BETHANY, W.Va. – As Bethany College, West Virginia’s oldest degree-granting institution, prepares this week to celebrate its 175th anniversary on March 5, resolutions honoring the milestone have been offered in both states that figure in Bethany’s long history.
Legislators in the Commonwealth of Virginia and in the state of West Virginia have passed resolutions congratulating the College on its service since its founding in 1840. Bethany College was chartered by Virginia, the Old Dominion, as a four-year liberal arts college on March 2, 1840, and was recognized as a college by the new state of West Virginia in 1863, making it the oldest college in the state of West Virginia.
Representing Bethany College in Charleston, West Virginia, for acceptance of a State Senate resolution on Monday were Bethany alumni George Manahan, class of 1983, and Robert Coffield, class of 1988. The resolutions were prepared with the assistance of Bill Archer, friend of Bethany from Bluefield, West Virginia.
The College traces its origins to 1818 when Bethany College’s founder, Alexander Campbell, established Buffalo Seminary at what was then Bethany, Virginia. Later, in 1829, Campbell served as an elected delegate to the Virginia Constitutional Convention. Bethany re-established Buffalo Seminary five years ago as a continuing-education program for ministers and laity of its founding denomination, the Christian Church (Disciples of Christ).
The official resolutions recognize that Bethany College “has provided its students with an excellent education to prepare them for service in myriad careers, including law (Thomas Buergenthal, retired judge, International Court of Justice, the Hague); medicine (Dr. John Niederhuber, former director of the National Cancer Institute and currently chief executive officer, Inova Translational Medicine Institute); business (Gregory B. Jordan, executive vice president and general counsel, PNC, and Robert J. McCann, chief executive officer, UBS Group Americas).” The resolutions point out that “other notable alumni of Bethany College include broadcasters Dave Sims of the Seattle Mariners, Faith Daniels, and Bob Orr, and Academy Award-winning actress Frances McDormand, among many others in various fields and professions.”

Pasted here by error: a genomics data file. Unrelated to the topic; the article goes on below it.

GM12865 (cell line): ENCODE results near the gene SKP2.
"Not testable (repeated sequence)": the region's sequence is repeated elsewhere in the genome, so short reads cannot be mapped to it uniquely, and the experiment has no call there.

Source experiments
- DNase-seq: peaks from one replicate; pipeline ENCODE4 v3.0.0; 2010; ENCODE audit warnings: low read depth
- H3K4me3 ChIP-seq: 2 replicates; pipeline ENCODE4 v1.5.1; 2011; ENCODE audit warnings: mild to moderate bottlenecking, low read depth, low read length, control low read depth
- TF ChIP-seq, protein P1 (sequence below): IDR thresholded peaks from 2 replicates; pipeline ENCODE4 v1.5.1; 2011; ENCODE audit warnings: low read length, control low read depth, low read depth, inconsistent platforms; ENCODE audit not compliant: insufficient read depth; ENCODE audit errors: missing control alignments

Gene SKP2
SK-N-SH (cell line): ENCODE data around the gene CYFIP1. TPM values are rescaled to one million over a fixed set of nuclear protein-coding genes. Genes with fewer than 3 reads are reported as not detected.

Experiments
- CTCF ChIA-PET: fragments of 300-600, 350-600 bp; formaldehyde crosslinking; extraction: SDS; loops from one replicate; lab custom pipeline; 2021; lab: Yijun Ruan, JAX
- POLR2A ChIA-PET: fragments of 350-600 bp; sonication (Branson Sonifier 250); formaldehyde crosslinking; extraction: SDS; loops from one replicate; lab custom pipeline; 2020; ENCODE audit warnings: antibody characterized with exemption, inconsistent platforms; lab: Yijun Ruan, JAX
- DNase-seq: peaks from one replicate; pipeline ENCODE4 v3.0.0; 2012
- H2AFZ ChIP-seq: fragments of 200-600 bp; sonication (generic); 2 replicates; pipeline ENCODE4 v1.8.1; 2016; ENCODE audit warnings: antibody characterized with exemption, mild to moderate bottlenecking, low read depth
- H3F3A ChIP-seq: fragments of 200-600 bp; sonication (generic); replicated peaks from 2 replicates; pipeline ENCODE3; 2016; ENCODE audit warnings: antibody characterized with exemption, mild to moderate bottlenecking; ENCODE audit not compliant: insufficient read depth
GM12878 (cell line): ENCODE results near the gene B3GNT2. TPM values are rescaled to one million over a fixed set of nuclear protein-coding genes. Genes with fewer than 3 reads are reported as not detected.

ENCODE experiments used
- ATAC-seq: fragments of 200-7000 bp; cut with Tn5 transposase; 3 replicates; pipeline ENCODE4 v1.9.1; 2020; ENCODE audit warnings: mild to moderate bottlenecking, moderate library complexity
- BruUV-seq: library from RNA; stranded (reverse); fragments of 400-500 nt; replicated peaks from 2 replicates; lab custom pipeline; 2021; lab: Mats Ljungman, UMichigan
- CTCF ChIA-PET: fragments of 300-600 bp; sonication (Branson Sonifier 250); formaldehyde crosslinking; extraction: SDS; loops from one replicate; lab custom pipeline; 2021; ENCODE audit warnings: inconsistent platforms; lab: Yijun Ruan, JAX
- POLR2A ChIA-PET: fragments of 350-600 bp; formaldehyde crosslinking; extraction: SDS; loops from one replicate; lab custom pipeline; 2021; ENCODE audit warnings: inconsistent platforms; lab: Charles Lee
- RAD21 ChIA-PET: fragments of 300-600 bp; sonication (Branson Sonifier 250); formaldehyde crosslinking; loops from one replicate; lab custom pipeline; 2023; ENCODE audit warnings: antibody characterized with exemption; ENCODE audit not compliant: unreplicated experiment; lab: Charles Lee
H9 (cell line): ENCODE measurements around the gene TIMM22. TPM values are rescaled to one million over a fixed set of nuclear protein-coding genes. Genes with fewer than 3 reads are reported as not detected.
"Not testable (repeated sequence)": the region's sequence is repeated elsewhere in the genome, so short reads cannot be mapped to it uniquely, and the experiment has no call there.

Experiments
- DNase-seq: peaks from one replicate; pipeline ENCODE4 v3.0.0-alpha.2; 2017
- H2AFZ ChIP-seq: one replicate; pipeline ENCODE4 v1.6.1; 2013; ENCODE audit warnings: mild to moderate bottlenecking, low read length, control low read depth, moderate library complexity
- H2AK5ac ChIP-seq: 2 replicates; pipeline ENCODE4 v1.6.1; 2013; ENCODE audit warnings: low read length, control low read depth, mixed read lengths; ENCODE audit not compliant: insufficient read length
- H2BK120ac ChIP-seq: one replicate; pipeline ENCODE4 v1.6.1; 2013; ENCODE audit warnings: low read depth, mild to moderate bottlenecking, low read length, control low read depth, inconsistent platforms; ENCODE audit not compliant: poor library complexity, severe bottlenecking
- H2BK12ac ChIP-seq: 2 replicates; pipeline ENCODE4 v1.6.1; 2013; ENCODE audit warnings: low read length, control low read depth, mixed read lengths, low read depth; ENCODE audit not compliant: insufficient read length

Bethany’s history includes Amos Emerson Dolbear, the American physicist and inventor, who invented the electrostatic telephone while serving on the faculty at Bethany College in 1868 and had previously invented the first permanent magnet and metallic diaphragm for the telephone receiver; service as a trustee by U.S. President James Garfield; and visits by John F. Kennedy, Lyndon B. Johnson, Richard M. Nixon, and Gerald Ford, among other dignitaries.
Bethany will honor its distinguished history on March 5 during the annual Founder’s Day Convocation. The speaker this year will be Dr. David Jolliffe, professor of English and, by courtesy, Curriculum and Instruction at the University of Arkansas, where he is the initial occupant of the Brown Chair in English Literacy. He earned a Bachelor of Arts in English, magna cum laude, from Bethany College in 1974; a Master of Arts in English from West Virginia University in 1980; and a Doctorate in English from the University of Texas in 1984.